The Penske Media purchase of Indiewire has resulted in an expansion of my role as crafts and awards season contributor. Beginning this week, I begin Emmy coverage of below-the-line contenders along with my usual Oscar season crafts reporting, working closely
The WB Archive Collection gets Hitch and Bogie on Blu-ray and they've never looked better for home viewing.
In Kent Jones' indispensable doc, Hitchcock/Truffaut, he reminds us that Truffaut was on a mission to correct misconceptions about Hitch as a lightweight
For the first time, the complete writings of film critic Manny Farber is available from Library of America, edited by Robert Polito (Savage Art: A Biography of Jim Thompson).
Manny Farber (1917-2008) was the first modernist film critic to write like a modernist.
Peter Jackson is unable to make Comic-Con this weekend to show off The Hobbit: The Unexpected Journey, writing on Facebook that the timing is too premature, but anticipates making an appearance next year. However, yesterday he launched the third video production diary for The Hobbit. You can view all three below. Meanwhile, here’s a new image of the dwarves. Speaking of which, I chatted with motion choreographer Terry Notary (The Hobbit, Rise of the Planet of the Apes, and Avatar), and he confirmed that there will be plenty of CG performance-captured characters, including dwarves, elves, goblins, wargs, and orcs. In fact, he teased that the goblins will be quadrupeds with arm extensions and will move in a unique style. You can look forward to reading about insights into his fascinating craft. The Unexpected Journey opens Dec. 14, 2012.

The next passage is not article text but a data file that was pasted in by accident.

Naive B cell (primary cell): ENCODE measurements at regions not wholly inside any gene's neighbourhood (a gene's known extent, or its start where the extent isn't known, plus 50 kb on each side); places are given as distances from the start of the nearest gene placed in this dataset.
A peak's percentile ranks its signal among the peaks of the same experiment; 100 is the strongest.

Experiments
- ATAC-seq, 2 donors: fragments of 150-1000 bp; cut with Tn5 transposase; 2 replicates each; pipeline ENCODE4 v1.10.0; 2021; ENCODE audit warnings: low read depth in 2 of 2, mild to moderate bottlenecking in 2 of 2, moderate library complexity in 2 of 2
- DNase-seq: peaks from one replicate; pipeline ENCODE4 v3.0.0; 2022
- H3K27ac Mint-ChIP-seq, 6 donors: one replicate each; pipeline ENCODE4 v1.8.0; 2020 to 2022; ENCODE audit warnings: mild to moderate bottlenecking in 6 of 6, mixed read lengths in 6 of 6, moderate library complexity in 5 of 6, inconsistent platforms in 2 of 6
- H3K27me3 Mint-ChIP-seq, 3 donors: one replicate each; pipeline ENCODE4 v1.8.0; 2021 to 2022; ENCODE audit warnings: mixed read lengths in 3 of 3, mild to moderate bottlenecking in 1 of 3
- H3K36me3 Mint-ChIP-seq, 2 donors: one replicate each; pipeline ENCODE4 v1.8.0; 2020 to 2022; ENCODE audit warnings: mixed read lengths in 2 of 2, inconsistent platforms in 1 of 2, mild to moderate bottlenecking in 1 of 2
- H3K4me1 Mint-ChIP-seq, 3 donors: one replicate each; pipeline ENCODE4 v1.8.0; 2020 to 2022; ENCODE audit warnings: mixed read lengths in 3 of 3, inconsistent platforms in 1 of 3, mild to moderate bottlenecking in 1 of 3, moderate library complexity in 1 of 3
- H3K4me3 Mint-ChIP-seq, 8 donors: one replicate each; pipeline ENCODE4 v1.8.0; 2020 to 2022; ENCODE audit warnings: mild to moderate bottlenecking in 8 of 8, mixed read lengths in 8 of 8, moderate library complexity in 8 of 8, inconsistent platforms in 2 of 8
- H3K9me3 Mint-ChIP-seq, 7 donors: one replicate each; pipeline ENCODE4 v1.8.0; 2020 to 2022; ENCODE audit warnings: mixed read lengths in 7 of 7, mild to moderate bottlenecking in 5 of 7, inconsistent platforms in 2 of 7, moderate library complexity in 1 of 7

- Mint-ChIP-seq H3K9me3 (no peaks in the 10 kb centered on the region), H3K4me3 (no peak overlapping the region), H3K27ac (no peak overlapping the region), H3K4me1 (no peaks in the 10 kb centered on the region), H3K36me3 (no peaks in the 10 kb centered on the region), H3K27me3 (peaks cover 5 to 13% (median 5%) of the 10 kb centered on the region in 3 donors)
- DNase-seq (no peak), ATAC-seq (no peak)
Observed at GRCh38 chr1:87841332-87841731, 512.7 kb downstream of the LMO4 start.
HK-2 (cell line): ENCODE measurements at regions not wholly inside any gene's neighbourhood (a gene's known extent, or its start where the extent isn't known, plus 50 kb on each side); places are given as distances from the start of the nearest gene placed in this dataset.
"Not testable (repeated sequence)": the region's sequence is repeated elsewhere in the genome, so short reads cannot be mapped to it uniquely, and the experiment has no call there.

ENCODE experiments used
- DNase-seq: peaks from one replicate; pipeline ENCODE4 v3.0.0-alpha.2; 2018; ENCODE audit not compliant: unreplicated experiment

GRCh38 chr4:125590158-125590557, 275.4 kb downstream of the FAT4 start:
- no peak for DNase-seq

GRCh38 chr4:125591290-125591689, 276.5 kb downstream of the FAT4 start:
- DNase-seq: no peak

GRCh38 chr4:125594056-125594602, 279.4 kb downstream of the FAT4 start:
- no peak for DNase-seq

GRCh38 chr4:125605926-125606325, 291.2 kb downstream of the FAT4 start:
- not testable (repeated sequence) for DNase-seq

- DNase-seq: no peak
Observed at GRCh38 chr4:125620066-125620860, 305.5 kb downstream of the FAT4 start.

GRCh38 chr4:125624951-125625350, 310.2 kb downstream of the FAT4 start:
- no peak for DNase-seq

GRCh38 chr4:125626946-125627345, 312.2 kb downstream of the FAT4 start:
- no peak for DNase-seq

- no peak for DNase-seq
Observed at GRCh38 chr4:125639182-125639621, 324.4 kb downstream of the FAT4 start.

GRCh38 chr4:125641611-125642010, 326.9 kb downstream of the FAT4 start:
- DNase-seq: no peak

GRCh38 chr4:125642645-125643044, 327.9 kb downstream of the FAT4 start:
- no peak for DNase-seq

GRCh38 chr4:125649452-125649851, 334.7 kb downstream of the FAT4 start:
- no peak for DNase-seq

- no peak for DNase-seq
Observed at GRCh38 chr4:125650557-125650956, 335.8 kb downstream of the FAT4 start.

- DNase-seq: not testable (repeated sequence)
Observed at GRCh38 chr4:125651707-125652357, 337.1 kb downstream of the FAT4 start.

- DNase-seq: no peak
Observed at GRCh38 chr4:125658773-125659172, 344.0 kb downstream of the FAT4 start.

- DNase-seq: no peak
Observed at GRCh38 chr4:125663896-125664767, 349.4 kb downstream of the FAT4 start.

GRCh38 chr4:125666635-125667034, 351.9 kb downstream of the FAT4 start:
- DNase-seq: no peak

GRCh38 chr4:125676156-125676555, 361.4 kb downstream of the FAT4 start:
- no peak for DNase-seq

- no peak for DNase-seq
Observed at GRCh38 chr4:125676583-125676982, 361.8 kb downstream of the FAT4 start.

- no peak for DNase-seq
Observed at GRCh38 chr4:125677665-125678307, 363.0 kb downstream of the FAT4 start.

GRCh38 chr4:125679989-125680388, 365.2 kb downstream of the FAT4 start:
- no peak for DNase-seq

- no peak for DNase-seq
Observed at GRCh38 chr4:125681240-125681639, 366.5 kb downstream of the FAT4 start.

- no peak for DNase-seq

Sony’s The Amazing Spider-Man trailer has been leaked (originally sourced at movie-list.com) ahead of its Comic-Con premiere in Hall H this weekend. Director Marc Webb (500 Days of Summer) has definitely slinged a nerdier and creepier reboot with Social Network’s Andrew Garfield in a Zuckerberg-like reversal of iconoclastic empowerment. Co-starring Emma Stone, Rhys Ifans, Martin Sheen, Sally Field, and Dennis Leary. VFX looks more low-key as well, but Sony Imageworks will certainly make use of new HDRI advances with the Spheron digital camera for quicker and superior integration of CG environments. Coming July 3, 2012.
Marvel saved one of the best for last with Captain America in setting up The Avengers (May 4, 2012). And Joe Johnston returns to form, channeling The Rocketeer as well as October Sky, with his affectionate comic book rendering of World War II occultist megalomania and mayhem. Yes, it evokes Raiders of the Lost Ark, but without the tongue-in-cheek irony that made Steven Spielberg’s serial adventure so unique 30 years ago (as IndieWIRE’s Anne Thompson rightly points out). But when Joss Whedon rolls out The Avengers, the dynamics should work out just fine with earnest, patriotic Steve Rogers (Chris Evans) complementing the snarky Tony Stark (Robert Downey Jr.).
So, just when superhero fatigue was setting in, Captain America: First Avenger blows in like a breath of fresh air like a real movie and not just a Marvel franchise. Scrawny, orphaned, Rogers just wants a chance to join the fight against the bullies, and gets his chance with some superhero juice that does the trick better than spinach, going up against Teutonic master of delusion Red Skull (the ever reliable Hugo Weaving), who’s found his own supernatural Lost Ark with which to rule the world. The VFX (overseen by Chris Townsend) is seamless and unobtrusive; in fact, this doesn’t seem overly vfxy at all, despite more than a dozen vendors involved. However, the 3-D conversion leaves much to be desired and turns out to be more distracting than enhancing. Now we have to wait and see how this all plays out with The Avengers next summer, with the members of S.H.I.E.L.D. fitting into place and Thor’s Loki (Tom Hiddleston) going after the MacGuffin for world domination.